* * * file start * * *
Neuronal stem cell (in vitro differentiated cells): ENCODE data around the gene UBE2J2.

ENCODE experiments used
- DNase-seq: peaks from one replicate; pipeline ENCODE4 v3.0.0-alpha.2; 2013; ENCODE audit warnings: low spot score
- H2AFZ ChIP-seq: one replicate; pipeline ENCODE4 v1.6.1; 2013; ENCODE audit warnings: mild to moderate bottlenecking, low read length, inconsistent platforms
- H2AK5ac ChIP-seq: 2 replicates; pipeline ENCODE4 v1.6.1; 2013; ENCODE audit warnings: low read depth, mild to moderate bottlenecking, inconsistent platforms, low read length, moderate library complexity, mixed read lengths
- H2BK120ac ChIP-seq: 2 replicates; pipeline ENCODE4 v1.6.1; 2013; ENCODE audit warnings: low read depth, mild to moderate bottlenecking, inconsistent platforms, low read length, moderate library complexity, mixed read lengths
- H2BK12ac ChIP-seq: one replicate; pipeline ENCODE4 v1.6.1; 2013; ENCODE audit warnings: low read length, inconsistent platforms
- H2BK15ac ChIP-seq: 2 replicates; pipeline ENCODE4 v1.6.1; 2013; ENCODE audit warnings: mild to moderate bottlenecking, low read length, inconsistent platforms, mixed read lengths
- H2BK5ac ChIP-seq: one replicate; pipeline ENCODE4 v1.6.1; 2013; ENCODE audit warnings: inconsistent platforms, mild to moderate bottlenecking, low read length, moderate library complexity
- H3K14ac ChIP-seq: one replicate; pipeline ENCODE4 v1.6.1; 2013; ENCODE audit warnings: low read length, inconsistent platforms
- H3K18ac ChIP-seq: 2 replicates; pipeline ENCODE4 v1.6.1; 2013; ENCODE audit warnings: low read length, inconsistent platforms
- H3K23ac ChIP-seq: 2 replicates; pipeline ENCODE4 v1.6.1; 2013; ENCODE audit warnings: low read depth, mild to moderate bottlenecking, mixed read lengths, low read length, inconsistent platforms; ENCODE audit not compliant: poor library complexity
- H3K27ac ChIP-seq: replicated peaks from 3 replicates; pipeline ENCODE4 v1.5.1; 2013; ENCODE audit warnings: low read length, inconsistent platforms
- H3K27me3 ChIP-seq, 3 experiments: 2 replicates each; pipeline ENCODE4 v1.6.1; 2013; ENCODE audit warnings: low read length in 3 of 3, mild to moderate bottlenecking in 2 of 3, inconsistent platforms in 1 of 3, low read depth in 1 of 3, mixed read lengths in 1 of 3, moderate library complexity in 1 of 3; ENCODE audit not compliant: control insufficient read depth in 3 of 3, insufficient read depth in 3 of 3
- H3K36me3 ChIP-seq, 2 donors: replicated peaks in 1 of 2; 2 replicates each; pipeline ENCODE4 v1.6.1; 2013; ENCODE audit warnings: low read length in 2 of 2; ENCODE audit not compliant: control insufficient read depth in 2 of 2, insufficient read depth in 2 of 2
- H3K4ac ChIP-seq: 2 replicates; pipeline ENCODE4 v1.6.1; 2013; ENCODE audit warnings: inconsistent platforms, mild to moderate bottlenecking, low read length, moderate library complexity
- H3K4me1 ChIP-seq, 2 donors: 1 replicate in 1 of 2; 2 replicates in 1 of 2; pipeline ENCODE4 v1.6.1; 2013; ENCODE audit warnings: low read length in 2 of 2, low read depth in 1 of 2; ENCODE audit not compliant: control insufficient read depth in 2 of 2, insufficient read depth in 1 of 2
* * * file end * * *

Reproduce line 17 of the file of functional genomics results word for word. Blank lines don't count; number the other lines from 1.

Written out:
- H3K4me1 ChIP-seq, 2 donors: 1 replicate in 1 of 2; 2 replicates in 1 of 2; pipeline ENCODE4 v1.6.1; 2013; ENCODE audit warnings: low read length in 2 of 2, low read depth in 1 of 2; ENCODE audit not compliant: control insufficient read depth in 2 of 2, insufficient read depth in 1 of 2